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Guided Meditation: Turning Towards with Ben Connelly

Soto Zen Teacher from Minneapolis Zen Center, Ben Connelly

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Soto Zen Teacher Ben Connelly leads a guided meditation integrating two ways of meditating in the spirit of the Yogacara tradition of Buddhism.

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Ben Connelly Bio

Ben Connelly is a Soto Zen teacher and Dharma heir in the Katagiri lineage. He also provides secular mindfulness training in a wide variety of contexts including police training, correctional facilities, and addiction recovery. Ben’s books include Mindfulness & Intimacy, Inside Vasubandhu’s Yogacara, and Inside the Grass Hut and teaches at Minnesota Zen Meditation Center.

Guided Yogacara Meditation Introduction

[00:00:00] Ben Connelly: This will be an opportunity to integrate two of the main ways of meditating from the Yogacara Buddhist tradition, what we call vipassana and shamatha. So here, vipassana will refer to actively noticing specific aspects of our experience in particular ways, like mindfulness, and shamatha refers to objectless meditation.

You’re not choosing an object and there is no goal, nothing that you need to attain in the practice.

And these two meet in this tradition, both start attending to the breath. We call this access to shamatha in Yogacara texts. So I’m just going to invite you to find a posture of the body that feels stable and optimal, feeling your upper body lifting and opening upwards. So sitting in some way where you can feel the energy, the upward extending energy of your spine.

And let’s just bring some attention to places where the body is in contact with the ground and the chair, where we are supported.

We’re sitting. We can just keep coming back to the physical sensations in the body. And if they feel out of alignment or just need some care, you can just gently move the body and reorient it so it can be stable and upright.

Allowing awareness now to settle down in the physical sensations in the lower abdomen.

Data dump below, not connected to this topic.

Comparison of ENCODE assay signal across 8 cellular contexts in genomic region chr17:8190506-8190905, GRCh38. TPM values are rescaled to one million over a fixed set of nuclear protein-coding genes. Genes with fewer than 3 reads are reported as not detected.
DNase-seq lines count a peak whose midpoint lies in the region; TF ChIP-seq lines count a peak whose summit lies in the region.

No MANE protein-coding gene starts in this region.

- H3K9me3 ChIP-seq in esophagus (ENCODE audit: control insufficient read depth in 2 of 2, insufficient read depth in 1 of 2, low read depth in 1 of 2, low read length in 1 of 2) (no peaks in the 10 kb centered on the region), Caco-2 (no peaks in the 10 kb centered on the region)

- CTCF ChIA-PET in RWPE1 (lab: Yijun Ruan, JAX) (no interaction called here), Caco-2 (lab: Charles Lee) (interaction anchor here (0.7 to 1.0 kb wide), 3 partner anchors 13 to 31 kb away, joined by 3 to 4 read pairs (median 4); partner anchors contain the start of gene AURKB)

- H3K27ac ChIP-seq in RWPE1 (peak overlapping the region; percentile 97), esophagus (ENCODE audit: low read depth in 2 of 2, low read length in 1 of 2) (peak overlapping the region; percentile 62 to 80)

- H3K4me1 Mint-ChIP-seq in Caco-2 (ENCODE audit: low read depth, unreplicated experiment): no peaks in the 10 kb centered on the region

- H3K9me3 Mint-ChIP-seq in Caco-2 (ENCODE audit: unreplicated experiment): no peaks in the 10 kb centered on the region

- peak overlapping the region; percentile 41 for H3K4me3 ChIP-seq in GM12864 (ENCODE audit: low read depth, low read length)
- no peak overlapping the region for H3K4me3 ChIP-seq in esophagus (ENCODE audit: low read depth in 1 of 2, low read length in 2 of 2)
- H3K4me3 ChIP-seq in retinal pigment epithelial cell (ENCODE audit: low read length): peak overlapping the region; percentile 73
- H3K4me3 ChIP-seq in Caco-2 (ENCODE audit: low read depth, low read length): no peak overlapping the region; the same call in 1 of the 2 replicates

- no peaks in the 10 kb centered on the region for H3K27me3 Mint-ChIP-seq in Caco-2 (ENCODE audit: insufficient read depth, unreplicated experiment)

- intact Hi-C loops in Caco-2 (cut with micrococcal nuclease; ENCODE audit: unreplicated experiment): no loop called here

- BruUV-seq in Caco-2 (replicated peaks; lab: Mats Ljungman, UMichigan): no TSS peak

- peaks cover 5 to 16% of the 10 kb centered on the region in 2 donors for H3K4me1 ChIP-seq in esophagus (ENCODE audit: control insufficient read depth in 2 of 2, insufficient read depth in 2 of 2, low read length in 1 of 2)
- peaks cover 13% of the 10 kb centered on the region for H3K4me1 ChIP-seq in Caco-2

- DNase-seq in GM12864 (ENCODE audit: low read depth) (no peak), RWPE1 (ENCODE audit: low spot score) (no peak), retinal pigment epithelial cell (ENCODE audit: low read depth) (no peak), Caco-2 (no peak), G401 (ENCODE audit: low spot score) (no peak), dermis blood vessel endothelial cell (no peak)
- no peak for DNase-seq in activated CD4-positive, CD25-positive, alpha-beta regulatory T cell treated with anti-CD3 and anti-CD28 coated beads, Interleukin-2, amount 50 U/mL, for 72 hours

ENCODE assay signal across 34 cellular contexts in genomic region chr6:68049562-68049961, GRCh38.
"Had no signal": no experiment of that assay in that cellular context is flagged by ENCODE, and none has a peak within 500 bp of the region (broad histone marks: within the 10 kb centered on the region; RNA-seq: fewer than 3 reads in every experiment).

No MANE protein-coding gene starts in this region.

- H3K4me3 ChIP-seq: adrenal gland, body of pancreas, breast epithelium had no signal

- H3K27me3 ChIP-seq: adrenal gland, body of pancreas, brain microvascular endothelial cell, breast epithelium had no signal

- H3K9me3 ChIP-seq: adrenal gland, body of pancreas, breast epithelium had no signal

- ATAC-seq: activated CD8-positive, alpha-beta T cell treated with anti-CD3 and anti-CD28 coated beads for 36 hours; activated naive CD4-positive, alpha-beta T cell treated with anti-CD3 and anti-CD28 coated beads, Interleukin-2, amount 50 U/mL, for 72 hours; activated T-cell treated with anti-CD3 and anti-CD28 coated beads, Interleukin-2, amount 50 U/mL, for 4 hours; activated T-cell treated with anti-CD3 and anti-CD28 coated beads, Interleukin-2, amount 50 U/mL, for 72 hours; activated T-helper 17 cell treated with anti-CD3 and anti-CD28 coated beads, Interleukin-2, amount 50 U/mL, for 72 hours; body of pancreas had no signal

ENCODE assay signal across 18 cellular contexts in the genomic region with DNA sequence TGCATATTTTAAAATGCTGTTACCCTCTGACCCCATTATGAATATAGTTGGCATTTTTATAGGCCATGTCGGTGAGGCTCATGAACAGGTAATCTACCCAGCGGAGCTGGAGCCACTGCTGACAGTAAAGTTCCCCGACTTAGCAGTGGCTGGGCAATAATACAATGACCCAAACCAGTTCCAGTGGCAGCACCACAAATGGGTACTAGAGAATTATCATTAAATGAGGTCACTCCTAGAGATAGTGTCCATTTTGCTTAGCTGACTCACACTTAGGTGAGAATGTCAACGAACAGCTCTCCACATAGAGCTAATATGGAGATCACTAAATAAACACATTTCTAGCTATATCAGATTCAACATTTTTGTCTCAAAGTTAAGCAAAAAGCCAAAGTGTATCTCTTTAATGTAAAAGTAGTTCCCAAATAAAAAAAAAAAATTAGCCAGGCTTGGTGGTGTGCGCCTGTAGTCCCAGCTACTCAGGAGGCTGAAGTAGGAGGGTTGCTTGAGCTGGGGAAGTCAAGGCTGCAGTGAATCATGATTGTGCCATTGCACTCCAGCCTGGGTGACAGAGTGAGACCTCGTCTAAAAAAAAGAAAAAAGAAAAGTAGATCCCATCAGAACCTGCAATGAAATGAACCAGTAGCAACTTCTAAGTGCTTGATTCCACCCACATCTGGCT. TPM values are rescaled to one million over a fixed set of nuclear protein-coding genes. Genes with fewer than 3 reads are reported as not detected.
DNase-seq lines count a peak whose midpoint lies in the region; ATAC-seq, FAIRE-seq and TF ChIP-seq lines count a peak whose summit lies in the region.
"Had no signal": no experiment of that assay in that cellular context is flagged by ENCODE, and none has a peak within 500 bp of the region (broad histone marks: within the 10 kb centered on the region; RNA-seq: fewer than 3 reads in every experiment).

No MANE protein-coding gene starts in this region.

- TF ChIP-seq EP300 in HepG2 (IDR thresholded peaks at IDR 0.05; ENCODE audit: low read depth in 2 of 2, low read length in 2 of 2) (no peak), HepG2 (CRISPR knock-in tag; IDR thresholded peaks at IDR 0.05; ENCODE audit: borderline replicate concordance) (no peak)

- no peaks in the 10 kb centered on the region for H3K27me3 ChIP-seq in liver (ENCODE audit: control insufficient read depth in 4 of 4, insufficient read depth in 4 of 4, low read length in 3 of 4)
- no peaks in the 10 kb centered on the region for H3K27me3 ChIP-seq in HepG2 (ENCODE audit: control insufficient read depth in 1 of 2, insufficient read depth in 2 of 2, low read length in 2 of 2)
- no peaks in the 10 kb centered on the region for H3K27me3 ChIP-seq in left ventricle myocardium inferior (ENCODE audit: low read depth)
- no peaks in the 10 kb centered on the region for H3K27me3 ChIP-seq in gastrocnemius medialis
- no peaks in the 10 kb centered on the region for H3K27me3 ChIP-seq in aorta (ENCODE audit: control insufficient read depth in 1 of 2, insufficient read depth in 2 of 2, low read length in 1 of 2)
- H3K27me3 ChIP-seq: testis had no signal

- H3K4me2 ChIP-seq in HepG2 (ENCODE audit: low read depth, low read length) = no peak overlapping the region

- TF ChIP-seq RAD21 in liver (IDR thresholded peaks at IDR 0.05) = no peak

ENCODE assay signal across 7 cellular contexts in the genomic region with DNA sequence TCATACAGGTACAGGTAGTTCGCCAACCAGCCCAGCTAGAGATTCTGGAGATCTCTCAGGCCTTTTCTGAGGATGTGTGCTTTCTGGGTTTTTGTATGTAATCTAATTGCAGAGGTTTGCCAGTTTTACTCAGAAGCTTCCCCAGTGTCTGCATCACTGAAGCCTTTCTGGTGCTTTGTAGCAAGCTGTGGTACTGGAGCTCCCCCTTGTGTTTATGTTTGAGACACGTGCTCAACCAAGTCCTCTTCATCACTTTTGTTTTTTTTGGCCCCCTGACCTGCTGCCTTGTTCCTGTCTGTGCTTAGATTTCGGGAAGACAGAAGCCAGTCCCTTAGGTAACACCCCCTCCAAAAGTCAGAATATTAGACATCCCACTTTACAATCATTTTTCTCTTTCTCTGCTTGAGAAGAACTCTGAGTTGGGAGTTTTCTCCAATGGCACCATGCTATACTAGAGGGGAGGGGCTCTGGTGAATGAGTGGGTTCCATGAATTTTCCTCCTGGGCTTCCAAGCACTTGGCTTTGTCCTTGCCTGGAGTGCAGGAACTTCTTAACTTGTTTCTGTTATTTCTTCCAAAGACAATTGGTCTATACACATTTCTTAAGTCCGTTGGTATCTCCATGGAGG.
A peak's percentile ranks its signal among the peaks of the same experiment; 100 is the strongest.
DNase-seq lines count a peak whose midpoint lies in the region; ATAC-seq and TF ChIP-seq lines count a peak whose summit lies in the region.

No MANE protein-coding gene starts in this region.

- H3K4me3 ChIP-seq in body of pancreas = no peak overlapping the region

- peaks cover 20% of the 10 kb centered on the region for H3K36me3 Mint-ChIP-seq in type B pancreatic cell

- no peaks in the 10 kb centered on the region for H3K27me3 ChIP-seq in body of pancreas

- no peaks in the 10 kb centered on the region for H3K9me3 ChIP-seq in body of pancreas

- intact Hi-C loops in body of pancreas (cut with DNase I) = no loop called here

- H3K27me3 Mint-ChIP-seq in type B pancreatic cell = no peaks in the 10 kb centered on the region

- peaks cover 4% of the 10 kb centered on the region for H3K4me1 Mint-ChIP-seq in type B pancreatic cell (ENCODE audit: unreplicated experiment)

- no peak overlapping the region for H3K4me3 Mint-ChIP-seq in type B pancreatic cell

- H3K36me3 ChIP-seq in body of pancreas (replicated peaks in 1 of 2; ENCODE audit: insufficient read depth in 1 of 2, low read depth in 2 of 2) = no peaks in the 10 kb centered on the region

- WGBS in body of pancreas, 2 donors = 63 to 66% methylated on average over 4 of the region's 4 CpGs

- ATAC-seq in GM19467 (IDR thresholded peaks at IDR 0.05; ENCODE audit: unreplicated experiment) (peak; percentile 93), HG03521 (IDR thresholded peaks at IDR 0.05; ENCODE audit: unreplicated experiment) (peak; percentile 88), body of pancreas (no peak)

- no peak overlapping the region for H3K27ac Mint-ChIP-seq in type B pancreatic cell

Noticing that the body expands a little bit as you breathe in and contracts with the exhalation.

If you find that you are having some settling of awareness in the breath, in the lower abdomen, just open up your field of attention to include the whole body.

And you may find at times you are very focused on some mental activity, thinking.

And if that occurs, you can just gently bring the awareness back into the feeling in the belly, the body breathing.

As we are experiencing awareness of the body, see if we can expand our attention to include emotion, or feeling.

You may not notice any feeling or emotion and that is fine. We don’t need to pin this down or figure it out.

It is like listening if you’re in a quiet room.

An empty room

You’re choosing to care and attend to the aspect of experience, which is emotions, but you may not notice anything. And that’s okay.

You might not notice sound in a quiet room, even though you are listening.

Awareness settling in the body, sensations of breathing throughout the body.

Noticing if emotion or feeling is present.

And if you find you’re thinking, if there are words moving through the mind, you don’t need to do anything to them. You can just bring your attention into the breath and the body.

Shifting attention from mental activity, because it needs less attention and care right now. And turning it towards the body and any feelings or emotions that arise because these really can benefit from attention and care, just noticing.

If it feels mysterious, like where are my feelings or what does it mean to notice my emotions? That’s okay.

This is not about figuring it out. This is about caring, just turning towards.

Even if you’re not sure quite what you’re listening for, what you’re hearing, or why, you can still listen.

So we’re choosing here to notice the body and attend to it and notice emotions and feelings and attend to them.

But as we do this, there are so many other phenomena, things heard, thoughts, visual images, whether the eyes are open or closed, maybe smells or tastes.

We don’t need to do anything to any of those things.

Just allowing the whole field of awareness to be known.

We can let the awareness be so broad. Naturally, including physical sensation, the body as experience, emotion, visual images, thoughts, sounds.

Maybe trusting that we don’t need to fix, judge or control. Any of it.

So for the last few minutes of this meditation practice, I will be quiet.

And you can just let what is known in awareness, be known.

But if you find that your experience is dominated by thinking you could actively bring the attention into the breath and the body having settled there just let the field of awareness expand to encompass the whole, all the senses. What is felt?

This is not about creating some particular and special state of mind.

This is not about being something other than who you are.

Closing of Meditation

Good friends on the path.

I invite you to join me in closing this meditation, to join me in the aspiration that all the benefit of our practice here and offering it for the liberation of all beings everywhere throughout space and time, that we may be healed.

May we be free from all the binds.

And I wish you well in all things. Thank you.

Ben Connelly’s new book Mindfulness & Intimacy is available online and in bookstores, as is the book we talked about on the last episode, Inside Vasubandhu’s Yogacara.


Hosted by Scott Snibbe
Produced by Tara Anderson
Audio mastering by Christian Parry and Chris Boulton
Digital Production by Jason Waterman


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